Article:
Posts on Mind can now be stored forever on the Arweave blockchain

Posts on Mind can now be stored forever on the Arweave blockchain

Though using blockchain for content storage offers increased resilience, the objective behind such a feature is censorship- resistance

Minds, the alternative social media platform, has announced the launch of a new feature that allows users to permanently save their content on the Arweave platform.  The privacy-focused social media will now ensure that nobody can ever delete content once published.

Minds CEO, Bill Ottman, explained the process of uploading such content in an interview with CoinTelegraph. Mind users can choose to publish on the “permaweb” without any charges or additional setups. Within several minutes, the content can be viewed on the Arweave block explorer, where it is expected to remain forever — or at least for as long as Arweave exists, he said.

This feature marks the first major integration of blockchain with the company’s content infrastructure. Ethereum-based tokens are already being used as rewards and for payment towards the company’s services. However, the integration of the blockweave, as called in Arweave terminology, is an important milestone as the social media platform itself was entirely based on traditional web servers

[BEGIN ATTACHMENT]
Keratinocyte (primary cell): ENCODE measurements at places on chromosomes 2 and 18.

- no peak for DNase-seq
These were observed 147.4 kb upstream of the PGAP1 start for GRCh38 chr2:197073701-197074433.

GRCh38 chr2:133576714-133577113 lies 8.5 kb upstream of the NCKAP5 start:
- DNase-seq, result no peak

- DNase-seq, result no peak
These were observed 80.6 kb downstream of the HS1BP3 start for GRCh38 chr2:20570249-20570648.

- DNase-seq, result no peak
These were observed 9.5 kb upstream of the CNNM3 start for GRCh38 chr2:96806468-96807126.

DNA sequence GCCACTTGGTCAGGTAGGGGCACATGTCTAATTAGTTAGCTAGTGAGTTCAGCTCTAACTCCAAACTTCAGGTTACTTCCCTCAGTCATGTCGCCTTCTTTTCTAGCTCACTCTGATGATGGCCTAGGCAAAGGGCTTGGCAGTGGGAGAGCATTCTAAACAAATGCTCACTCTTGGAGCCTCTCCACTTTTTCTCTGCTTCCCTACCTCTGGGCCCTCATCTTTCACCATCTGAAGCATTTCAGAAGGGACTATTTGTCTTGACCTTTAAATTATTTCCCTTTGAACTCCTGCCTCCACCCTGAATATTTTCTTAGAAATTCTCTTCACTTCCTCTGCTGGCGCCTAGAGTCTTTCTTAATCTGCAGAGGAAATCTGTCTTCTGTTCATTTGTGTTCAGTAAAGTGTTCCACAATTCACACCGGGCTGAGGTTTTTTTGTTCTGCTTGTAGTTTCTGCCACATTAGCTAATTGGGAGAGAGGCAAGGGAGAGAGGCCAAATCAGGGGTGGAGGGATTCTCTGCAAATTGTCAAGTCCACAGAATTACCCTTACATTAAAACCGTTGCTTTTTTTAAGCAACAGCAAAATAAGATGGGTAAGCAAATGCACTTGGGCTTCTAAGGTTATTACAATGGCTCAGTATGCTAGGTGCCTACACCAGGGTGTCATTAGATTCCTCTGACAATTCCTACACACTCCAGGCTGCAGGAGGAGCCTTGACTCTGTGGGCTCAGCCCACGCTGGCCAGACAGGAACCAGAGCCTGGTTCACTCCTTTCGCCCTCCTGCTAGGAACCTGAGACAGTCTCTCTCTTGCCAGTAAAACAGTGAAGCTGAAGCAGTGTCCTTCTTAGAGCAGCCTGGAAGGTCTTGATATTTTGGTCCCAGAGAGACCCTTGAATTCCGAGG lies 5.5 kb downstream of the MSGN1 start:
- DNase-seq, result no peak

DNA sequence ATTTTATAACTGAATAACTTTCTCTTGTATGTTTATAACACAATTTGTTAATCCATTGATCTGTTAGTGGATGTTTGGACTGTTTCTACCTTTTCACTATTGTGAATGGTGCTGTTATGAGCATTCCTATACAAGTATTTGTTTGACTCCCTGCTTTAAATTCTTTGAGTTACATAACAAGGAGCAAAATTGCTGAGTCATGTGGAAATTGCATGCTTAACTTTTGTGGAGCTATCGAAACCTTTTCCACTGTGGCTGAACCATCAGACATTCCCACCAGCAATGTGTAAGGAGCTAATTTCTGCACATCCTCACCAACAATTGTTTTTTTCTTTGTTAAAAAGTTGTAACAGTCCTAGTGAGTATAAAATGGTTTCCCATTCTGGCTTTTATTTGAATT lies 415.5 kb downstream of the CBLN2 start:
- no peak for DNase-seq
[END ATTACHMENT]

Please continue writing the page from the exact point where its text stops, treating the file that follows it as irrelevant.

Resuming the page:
Ottman published the George Orwell quote “The past was erased, the erasure was forgotten, the lie became the truth,” to inaugurate the new feature.

This is not the first time the idea of permanently storing content has emerged in the crypto space. Systems like Hive automatically saved all posts to a permanent blockchain. However, the choice on whether or not a user wants to store content permanently is as important as providing the feature to store content permanently, Ottman argued. “It’s all about providing optionality to the users,” he added.

It is true that not everyone might be interested in saving their social media history on a permanent platform forever. European privacy laws establish the “right to be forgotten” regulation for online platforms so that users can at any point delete all traces of their previous activity. Thus, the automatic storage of uploaded content permanently is not an ideal scenario, Ottman explains.

I don’t think [permanent storage] necessary for every post. It’s a pretty big deal to post something permanently, you better not be saying anything that you’re going to regret. […] I do think you want to give people both options,” he said.

Immutable data storage will become more common Ottman explained. “It’s just the inevitable evolution of technology. Things are becoming more permanent, more transparent,” he said.

Written by Harshini Nag

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